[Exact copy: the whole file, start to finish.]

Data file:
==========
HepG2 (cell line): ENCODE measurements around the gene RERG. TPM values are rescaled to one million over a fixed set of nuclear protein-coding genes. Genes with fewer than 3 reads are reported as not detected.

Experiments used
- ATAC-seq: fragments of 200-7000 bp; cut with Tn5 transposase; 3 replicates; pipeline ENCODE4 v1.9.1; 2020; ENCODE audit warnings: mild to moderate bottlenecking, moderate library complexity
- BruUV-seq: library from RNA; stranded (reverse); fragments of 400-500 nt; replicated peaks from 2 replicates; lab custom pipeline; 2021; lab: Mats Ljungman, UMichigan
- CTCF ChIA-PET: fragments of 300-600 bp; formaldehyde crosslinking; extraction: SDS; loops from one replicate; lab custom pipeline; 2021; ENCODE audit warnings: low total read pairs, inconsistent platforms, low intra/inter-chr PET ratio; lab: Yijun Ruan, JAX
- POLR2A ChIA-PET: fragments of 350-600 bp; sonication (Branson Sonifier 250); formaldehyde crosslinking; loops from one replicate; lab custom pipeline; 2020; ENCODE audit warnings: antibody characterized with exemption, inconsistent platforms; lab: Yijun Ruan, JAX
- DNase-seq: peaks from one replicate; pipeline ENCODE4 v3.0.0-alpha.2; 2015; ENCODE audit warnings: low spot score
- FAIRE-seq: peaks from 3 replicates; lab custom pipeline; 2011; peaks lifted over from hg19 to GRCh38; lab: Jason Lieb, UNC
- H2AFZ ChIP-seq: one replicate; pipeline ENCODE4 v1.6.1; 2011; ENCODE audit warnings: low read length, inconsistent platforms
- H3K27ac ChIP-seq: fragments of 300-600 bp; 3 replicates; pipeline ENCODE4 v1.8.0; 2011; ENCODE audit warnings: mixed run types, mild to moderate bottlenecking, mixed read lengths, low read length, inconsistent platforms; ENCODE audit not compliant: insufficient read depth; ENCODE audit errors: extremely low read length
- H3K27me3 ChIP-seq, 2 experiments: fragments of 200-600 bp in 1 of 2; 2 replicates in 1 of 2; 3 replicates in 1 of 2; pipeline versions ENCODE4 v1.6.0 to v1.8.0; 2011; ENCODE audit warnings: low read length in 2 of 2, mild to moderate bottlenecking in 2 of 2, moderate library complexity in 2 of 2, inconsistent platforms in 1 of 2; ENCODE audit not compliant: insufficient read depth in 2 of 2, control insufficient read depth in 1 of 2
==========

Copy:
HepG2 (cell line): ENCODE measurements around the gene RERG. TPM values are rescaled to one million over a fixed set of nuclear protein-coding genes. Genes with fewer than 3 reads are reported as not detected.

Experiments used
- ATAC-seq: fragments of 200-7000 bp; cut with Tn5 transposase; 3 replicates; pipeline ENCODE4 v1.9.1; 2020; ENCODE audit warnings: mild to moderate bottlenecking, moderate library complexity
- BruUV-seq: library from RNA; stranded (reverse); fragments of 400-500 nt; replicated peaks from 2 replicates; lab custom pipeline; 2021; lab: Mats Ljungman, UMichigan
- CTCF ChIA-PET: fragments of 300-600 bp; formaldehyde crosslinking; extraction: SDS; loops from one replicate; lab custom pipeline; 2021; ENCODE audit warnings: low total read pairs, inconsistent platforms, low intra/inter-chr PET ratio; lab: Yijun Ruan, JAX
- POLR2A ChIA-PET: fragments of 350-600 bp; sonication (Branson Sonifier 250); formaldehyde crosslinking; loops from one replicate; lab custom pipeline; 2020; ENCODE audit warnings: antibody characterized with exemption, inconsistent platforms; lab: Yijun Ruan, JAX
- DNase-seq: peaks from one replicate; pipeline ENCODE4 v3.0.0-alpha.2; 2015; ENCODE audit warnings: low spot score
- FAIRE-seq: peaks from 3 replicates; lab custom pipeline; 2011; peaks lifted over from hg19 to GRCh38; lab: Jason Lieb, UNC
- H2AFZ ChIP-seq: one replicate; pipeline ENCODE4 v1.6.1; 2011; ENCODE audit warnings: low read length, inconsistent platforms
- H3K27ac ChIP-seq: fragments of 300-600 bp; 3 replicates; pipeline ENCODE4 v1.8.0; 2011; ENCODE audit warnings: mixed run types, mild to moderate bottlenecking, mixed read lengths, low read length, inconsistent platforms; ENCODE audit not compliant: insufficient read depth; ENCODE audit errors: extremely low read length
- H3K27me3 ChIP-seq, 2 experiments: fragments of 200-600 bp in 1 of 2; 2 replicates in 1 of 2; 3 replicates in 1 of 2; pipeline versions ENCODE4 v1.6.0 to v1.8.0; 2011; ENCODE audit warnings: low read length in 2 of 2, mild to moderate bottlenecking in 2 of 2, moderate library complexity in 2 of 2, inconsistent platforms in 1 of 2; ENCODE audit not compliant: insufficient read depth in 2 of 2, control insufficient read depth in 1 of 2